Atlanta, GA – “The Revolving Stage” – The Variety Playhouse and Smith’s Old Bar – May 27, 1999

Picture this: Five amigos ride into town on their trusty white steed “Moby” for a two-show night in Georgia. The adventure unfolds under a skyline lit up like a treasure chest.

The plan was ambitious; a 6:30 sound check at The Variety Playhouse for an 8:30 opening set for Beth Nielsen Chapman. In the two hours between, I’d slip over to Smith’s Old Bar across town, play a solo set on a revolving stage as part of an unplugged artist series.

The Variety Playhouse was a sight for bar-bruised eyes. Gold ornamental filagre and cushioned theater seats sat in orderly rows basking in lightly lavender-scented air. This weren’t no 25¢ Beer night folks, this was the big time. I daydreamed of someday headlining a place like this as I dabbed my fat lip from where the mic punched me back in Tuscaloosa and watched Beth take the stage for her sound check. Jessee, our handsome promoter, welcomed us with open arms leading us downstairs into our very own private green room stocked with our rider’s requests and then some.

Chris Soucy points out our rider +++ some in our green room refrigerator.

I took my guitar out and started strumming GCD GCD GCD GCD over and over while we waited for Beth to finish her check. We sang all the songs we could think of, cooked out of that magic chord progression; “Louie Louie,” “Hang on Sloopy,” “Wild Thing,” and all of them at the same time so that the soup of songs combined into one giant gumbo making it sound like we were speaking in tongues. Beth appeared and told us she liked what she was hearing coming out of our dressing room which made me question how hard she’d been listening.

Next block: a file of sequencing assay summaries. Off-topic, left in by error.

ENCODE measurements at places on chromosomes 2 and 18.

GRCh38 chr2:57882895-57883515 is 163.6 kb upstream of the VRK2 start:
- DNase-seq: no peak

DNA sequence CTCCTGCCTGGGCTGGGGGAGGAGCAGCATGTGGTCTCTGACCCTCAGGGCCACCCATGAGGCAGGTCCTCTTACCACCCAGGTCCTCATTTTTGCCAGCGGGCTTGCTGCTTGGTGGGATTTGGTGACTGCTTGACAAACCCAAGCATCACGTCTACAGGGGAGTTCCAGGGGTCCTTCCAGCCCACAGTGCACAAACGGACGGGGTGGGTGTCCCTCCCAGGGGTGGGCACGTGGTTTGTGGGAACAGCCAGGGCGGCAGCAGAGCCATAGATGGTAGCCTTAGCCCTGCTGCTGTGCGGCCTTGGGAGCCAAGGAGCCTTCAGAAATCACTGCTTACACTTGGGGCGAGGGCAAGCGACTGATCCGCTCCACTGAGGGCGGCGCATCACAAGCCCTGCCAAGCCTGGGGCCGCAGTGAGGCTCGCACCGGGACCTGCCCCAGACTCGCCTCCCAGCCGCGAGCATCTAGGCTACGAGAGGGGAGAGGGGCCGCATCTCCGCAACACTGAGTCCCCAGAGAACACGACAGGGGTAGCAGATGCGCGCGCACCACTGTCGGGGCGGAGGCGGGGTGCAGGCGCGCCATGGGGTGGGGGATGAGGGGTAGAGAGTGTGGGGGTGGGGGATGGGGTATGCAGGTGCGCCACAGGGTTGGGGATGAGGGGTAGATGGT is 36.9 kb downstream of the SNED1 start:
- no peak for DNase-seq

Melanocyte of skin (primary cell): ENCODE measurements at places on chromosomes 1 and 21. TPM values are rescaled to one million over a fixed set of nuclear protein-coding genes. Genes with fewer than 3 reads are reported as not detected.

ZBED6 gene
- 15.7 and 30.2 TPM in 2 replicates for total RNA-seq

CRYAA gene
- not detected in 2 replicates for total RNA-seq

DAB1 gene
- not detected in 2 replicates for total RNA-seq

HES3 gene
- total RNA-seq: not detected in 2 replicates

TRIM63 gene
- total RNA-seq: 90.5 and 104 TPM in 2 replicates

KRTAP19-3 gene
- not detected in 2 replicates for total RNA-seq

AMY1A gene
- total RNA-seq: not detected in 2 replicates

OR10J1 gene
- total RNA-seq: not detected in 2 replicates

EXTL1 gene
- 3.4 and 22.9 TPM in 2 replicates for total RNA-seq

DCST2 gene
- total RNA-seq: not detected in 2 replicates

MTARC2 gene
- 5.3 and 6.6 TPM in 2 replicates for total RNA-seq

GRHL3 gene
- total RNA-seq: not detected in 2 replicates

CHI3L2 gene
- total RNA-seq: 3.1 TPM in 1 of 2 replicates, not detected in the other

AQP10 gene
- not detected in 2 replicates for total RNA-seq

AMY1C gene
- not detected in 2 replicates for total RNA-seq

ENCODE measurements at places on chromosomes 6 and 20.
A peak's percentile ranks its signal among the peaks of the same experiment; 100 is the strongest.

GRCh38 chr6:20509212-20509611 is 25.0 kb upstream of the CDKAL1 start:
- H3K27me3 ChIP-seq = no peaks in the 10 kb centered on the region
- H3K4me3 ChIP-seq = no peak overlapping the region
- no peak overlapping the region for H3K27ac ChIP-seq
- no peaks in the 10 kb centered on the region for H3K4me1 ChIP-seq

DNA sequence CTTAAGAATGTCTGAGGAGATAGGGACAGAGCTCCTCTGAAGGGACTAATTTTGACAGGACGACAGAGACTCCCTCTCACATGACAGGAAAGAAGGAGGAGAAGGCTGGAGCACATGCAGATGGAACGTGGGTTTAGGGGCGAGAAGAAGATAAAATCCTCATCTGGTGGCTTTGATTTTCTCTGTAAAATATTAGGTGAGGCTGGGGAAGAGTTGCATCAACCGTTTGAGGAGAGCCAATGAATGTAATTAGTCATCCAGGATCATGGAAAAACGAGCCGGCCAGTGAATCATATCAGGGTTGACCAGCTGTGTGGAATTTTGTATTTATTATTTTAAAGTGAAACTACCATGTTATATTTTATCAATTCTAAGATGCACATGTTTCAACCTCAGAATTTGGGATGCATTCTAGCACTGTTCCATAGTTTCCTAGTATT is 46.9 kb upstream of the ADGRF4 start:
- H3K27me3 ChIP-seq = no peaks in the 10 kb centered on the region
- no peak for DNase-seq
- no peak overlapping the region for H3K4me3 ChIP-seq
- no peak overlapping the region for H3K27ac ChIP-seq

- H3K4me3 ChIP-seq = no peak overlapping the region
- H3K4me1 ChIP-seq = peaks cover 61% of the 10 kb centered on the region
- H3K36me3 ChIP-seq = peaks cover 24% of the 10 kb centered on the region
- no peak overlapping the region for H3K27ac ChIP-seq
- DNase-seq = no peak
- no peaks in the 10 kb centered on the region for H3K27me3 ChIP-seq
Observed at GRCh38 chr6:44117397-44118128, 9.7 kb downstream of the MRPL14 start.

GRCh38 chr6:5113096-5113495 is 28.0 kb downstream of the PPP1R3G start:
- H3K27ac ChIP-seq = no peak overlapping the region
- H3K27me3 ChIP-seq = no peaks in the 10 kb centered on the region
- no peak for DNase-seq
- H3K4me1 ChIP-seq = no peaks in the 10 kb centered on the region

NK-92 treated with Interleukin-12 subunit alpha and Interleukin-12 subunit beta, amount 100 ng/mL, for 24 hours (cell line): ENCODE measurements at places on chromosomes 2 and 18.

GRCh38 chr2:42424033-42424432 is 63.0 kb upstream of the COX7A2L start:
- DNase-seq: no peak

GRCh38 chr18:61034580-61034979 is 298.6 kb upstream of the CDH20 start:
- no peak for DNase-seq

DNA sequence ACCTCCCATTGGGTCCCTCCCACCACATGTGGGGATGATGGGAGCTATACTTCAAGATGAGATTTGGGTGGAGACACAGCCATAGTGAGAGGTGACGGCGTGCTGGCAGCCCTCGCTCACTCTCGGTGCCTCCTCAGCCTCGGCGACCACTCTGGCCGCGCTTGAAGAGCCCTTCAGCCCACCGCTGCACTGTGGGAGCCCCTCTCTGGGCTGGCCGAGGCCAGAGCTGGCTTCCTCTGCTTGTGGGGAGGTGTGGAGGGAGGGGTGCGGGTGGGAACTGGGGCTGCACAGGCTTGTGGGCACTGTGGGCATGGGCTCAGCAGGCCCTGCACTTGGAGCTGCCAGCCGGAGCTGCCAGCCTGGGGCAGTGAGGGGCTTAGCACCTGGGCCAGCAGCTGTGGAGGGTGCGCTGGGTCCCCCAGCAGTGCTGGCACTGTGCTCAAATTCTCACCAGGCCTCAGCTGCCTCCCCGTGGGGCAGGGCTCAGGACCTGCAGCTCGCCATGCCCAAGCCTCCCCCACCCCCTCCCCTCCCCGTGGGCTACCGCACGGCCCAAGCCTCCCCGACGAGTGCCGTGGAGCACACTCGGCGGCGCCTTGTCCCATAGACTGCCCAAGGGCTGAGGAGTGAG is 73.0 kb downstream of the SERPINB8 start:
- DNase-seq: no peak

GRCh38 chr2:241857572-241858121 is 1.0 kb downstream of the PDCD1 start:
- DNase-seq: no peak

Songs cooked from GCD chord progression

Beth was delightful and let us teach her some of the dance moves we’d learned from Eric, our bubble-blowing opener from Mobile. We taught her the “Egg Beater,” the “Super Shopper” and the “Lawnmower.”

Beth has an amazingly strong and angelic voice and it was a joy to open up for her, so much the opposite of the crowd at Smith’s Old Bar where Jessee shuttled me in his midnight black truck between gigs.

Smith’s Old Bar was packed when we arrived and the audience was already silly drunk. The stage spun like a lazy Suzan. A solo dude in a fedora sang a cover of Toto’s ‘Roxana’ in cargo pants on the front half of the stage. He was hidden from me behind a red velvet curtain divider but I could hear the audience not listening to him. Smith’s Old Bar crew grabbed my guitar, plugged me, and yelled “Start playing!” as they spun me on the merry go round to the front of the house. The curtain tangled in my guitar string as I tried to start “Sign of Rain.” Suddenly I was playing in front of an awkwardly well-lit room of people, way more interested in scoping chicks than listening to music. I sang my three-song set staring out at what looked like a 90’s version of Beach Blanket Bingo. I competed with a storm of conversations and, playing as loudly as I could, gained the attention of about 50% of the room for about 10% of the time I was up there and I wasn’t up there that long.

As I left, a pair of middle-aged women shoved pastel-colored beanie babies into my hands insisting I take care of these stuffed animals as though they were living breathing things “and don’t ever EVERY tare their tags off!!” they insisted “That’s what makes them valuable.” I was very confused and while the stage continued to rotate without me my head felt like it was still spinning. What the hell are Beanie Babies?!?!

I woke up with a song in my head….